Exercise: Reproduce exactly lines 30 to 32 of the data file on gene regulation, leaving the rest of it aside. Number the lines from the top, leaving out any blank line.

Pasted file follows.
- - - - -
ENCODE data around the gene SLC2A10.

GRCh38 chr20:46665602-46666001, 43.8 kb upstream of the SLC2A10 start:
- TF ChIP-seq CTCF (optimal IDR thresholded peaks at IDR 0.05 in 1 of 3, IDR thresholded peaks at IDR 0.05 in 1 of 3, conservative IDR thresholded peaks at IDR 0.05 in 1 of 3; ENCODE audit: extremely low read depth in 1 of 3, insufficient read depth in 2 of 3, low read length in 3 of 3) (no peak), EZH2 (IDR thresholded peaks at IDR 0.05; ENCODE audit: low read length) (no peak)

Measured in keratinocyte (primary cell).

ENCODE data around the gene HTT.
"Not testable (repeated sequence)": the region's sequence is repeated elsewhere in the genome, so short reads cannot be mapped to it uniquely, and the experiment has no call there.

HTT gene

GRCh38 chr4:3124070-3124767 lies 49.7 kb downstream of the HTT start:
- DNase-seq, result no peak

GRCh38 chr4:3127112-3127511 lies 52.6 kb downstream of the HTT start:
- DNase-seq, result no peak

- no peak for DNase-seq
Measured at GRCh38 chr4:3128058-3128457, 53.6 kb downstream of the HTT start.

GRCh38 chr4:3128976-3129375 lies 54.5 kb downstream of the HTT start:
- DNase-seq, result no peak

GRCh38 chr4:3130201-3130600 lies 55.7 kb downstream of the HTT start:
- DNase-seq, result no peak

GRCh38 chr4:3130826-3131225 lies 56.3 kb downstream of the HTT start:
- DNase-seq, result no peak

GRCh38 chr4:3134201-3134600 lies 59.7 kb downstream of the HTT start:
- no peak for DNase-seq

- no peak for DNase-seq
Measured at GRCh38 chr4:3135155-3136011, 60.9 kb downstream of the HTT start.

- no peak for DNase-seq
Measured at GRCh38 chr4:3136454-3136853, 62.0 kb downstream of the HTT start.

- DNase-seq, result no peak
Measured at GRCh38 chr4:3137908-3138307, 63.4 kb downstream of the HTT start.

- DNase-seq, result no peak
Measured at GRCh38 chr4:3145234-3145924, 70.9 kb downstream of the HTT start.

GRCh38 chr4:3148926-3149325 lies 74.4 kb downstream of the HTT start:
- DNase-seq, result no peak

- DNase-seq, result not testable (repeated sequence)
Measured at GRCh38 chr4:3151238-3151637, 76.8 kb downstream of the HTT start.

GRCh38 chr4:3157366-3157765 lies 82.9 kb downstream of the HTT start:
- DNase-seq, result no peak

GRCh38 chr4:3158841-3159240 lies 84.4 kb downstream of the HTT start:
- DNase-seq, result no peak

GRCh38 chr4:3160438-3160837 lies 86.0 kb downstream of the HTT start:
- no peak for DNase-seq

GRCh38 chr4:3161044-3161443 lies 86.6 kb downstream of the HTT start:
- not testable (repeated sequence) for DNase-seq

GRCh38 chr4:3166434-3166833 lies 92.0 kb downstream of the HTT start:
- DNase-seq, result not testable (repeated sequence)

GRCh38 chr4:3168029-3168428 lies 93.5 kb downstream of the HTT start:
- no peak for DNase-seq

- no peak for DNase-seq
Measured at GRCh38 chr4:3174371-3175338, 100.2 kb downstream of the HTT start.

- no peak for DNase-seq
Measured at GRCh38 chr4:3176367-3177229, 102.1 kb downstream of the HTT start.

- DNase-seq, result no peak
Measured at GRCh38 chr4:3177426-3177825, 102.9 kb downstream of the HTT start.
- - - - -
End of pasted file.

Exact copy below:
GRCh38 chr4:3148926-3149325 lies 74.4 kb downstream of the HTT start:
- DNase-seq, result no peak

- DNase-seq, result not testable (repeated sequence)